May 7, 2013 1:00:00 PM
End: May 17, 2013 7:30:00 PM
Location: various venues, UCL Bloomsbury Campus More...
The panel investigates shifts in the role of the Holocaust in European public debates in the recent past. Contrasting developments in Poland, Germany, and Great Britain, we will identify common threads as well as differences in perceiving, presenting, memorizing the mass murder of European Jewries.
The Yiddish Forverts has recently published a report from the Graduate Student Conference on ‘Jewish Spirituality in Eastern Europe – a Textual Perspective,’ held at the Department of Hebrew and Jewish Studies, UCL on 6-7 June, 2012. The article, authored by conference participant Adi Mahalel (Columbia University), is available online on the website of the Forverts: http://yiddish.forward.com/node/4589 More...
Over a period of three years, the Hebrew and Jewish Studies Department at UCL has been cooperating in a research project devoted to 'Cultural Continuitiy in the Diaspora: Paris and Berlin in 1917-1937', based at the Department of European Studies and Modern Languages, University of Bath, and in cooperation with the Centre for European and International Studies at the University of Portsmouth. The project had been funded by the Leverhulme Trust Academic Collaboration-International Network scheme. Among the initiators of the project had been the late John D. Klier. More...
The Department of Hebrew and Jewish Studies at UCL is pleased to announce plans for an International Graduate Student Conference, devoted to explorations of multiple aspects of Jewish spirituality in Eastern Europe, to be held on 5th and 6th of June 2012 in London. The conference organizers invite graduate students and recent PhD holders to submit their proposals. We welcome presentations addressing any aspect of the religious history and religious culture of Eastern European Jewry, with an emphasis on their textual products. We are particularly interested in proposals which open up new perspectives and pose new questions regarding conceptual frameworks and traditional definitions used to describe Eastern Europe in the field of Jewish Studies. Topics may include:
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HEBR7515 / HEBRG014 Yiddish Folk Culture
HEBR7515 Undergraduate and full year Junior Year Abroad (JYA)
HEBR7515A Term 1 JYA students
Dr Helen Beer
Mode of assessment:
UG and full year JYA: 2 essays, 3 pieces of coursework and final exam
Term 1 JYA: 1 essay, 3 pieces of coursework and an oral presentation
Graduate: Final exam and coursework
In Terms 1 and 2
Thursdays, 1100-1300 in Room 321 Foster Court
This course introduces students to a variety of Yiddish folk culture genres including folksongs, folktales, proverbs and sayings, folk remedies, riddles and jokes. The study of Yiddish folklore and its prominent folklorists and ethnographers will be examined. Texts will be in Yiddish.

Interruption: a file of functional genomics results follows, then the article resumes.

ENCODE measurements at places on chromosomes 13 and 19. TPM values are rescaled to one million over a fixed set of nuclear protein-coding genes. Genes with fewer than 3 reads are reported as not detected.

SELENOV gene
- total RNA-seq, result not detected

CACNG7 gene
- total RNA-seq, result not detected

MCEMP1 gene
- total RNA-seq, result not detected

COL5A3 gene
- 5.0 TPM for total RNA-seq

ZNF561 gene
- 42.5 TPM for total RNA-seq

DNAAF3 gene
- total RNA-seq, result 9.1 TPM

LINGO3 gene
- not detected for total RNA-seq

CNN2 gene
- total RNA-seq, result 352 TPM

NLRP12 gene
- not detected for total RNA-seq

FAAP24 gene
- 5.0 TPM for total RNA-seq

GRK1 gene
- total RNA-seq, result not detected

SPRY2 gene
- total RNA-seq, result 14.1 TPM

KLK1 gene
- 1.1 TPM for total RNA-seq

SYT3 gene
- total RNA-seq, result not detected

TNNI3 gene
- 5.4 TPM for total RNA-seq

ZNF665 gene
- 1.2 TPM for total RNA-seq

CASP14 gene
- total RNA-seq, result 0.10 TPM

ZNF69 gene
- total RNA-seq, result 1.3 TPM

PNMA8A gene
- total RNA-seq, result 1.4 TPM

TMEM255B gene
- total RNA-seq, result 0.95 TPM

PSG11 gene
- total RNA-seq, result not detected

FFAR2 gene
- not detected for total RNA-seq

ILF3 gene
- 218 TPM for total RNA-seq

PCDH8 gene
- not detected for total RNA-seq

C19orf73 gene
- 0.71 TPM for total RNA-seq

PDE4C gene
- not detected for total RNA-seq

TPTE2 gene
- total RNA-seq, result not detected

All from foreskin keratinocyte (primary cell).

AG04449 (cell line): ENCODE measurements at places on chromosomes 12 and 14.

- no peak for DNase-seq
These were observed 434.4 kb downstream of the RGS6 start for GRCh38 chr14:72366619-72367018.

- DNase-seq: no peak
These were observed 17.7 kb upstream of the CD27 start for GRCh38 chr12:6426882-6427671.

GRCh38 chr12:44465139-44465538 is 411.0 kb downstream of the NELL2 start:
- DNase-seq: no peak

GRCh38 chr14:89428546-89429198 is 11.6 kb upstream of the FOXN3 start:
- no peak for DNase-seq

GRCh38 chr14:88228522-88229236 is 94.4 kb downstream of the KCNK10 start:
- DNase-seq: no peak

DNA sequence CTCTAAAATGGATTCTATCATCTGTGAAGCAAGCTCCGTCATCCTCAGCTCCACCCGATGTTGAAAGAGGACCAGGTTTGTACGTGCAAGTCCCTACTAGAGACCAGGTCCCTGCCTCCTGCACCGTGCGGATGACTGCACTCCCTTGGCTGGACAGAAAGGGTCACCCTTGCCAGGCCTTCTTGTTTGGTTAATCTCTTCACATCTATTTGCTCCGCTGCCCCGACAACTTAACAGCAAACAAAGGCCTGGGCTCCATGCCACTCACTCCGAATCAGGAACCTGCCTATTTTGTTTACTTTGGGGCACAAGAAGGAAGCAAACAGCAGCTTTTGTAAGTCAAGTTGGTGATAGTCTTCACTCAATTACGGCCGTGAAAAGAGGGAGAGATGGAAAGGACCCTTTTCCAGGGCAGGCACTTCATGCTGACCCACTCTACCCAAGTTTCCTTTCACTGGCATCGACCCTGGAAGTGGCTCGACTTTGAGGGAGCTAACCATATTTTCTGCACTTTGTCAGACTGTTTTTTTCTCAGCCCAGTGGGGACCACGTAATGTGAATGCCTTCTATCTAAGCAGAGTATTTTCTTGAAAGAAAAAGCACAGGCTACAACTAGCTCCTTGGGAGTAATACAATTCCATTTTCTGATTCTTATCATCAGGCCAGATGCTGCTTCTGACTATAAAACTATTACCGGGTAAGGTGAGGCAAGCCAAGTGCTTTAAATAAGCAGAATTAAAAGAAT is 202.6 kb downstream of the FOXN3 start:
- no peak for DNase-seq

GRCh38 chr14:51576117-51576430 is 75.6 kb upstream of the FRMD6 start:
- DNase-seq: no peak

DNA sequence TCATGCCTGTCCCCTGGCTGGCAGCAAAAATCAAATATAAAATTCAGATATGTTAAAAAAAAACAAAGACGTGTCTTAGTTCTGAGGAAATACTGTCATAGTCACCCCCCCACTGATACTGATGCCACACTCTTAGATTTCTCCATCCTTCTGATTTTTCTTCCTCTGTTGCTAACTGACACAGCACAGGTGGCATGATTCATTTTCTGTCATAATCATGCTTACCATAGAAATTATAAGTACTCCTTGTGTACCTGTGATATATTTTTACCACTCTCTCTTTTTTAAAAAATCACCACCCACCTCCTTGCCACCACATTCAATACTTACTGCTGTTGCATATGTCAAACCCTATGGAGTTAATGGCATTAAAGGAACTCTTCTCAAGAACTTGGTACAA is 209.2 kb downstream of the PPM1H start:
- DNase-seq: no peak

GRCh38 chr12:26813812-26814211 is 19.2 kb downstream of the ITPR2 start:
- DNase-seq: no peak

- Background to the study of Yiddish Folk Culture
Definitions of Folklore and Ethnography. The YIVO and its Folklore Section. Observations about earliest collectors of Yiddish folk material, theories and approaches.
- The Folksong
- The Folktale
- Folk Remedies
- Shprikhverter un rednsartn/ Proverbs and Sayings
- Jokes, Riddles
- The Study and Gathering of Folk materials
The practitioners and their work. Sh. Anski's Ethnographic Expedition.
Preliminary Reading / Bibliography (Further Bibliography will be issued upon commencement of the course)
- Encyclopedia Judaica: Entries on Folklore; YIVO
- Lucy Dawidowicz, 'The YIVO: The Ministry of Yiddish', Chp 4 in From That Place and Time (NY, London: W.W.Norton and Co., 1989)
- David E. Fishman, The Rise of Modern Yiddish Culture (Univ. of Pittsburgh Press, 2005)
- Itzik Gottesman, Defining the Yiddish Nation: Folklorists of Poland (Detroit: Wayne State University Press, 2005)
- James A. Matisoff, Blessings, Curses, Hopes and Fears (Stanford Univ. Press, 2000)
- Ruth Rubin, Voices of a People (NY: A.S.Barnes and Co., 1963)
- Beatrice Silberman Weinreich, ed., Yiddish Folktales (NY: Pantheon/YIVO, 1988)
Undergraduates and full year JYA students will have two essays and three pieces of
coursework. Plus a final exam.
JYA Term 1 only will have one essay, three pieces of coursework and an oral presentation.
Graduate students have an exam and coursework.
(Details on HJS website)
ESSAY NO 1. 2,500-3,000 words (TOPICS FOR ESSAY NO. 2 WILL BE GIVEN DURING TERM 1)
DUE: Thursday 6 December 2012
Choose ONE of the following essay titles.
1. Compare and contrast 6-10 Yiddish folksongs from one particular genre. Discuss content, style, regionalisms and anything that may help you to define that genre. What is particularly Jewish about the songs you have chosen.
2. Folklorists in their writings often use the words 'oral', 'transmission', 'tradition', 'authentic', 'communal'. Discuss Yiddish folksong in relation to these words. Illustrate your discussion with examples from song texts.
3. Compare and contrast ONE of the Yiddish folktales you have read with one of
the tales in Beatrice Weinreich's collection.
Discuss content, theme, narrative style, language, type of tale and the presence of universal and Jewish subjects.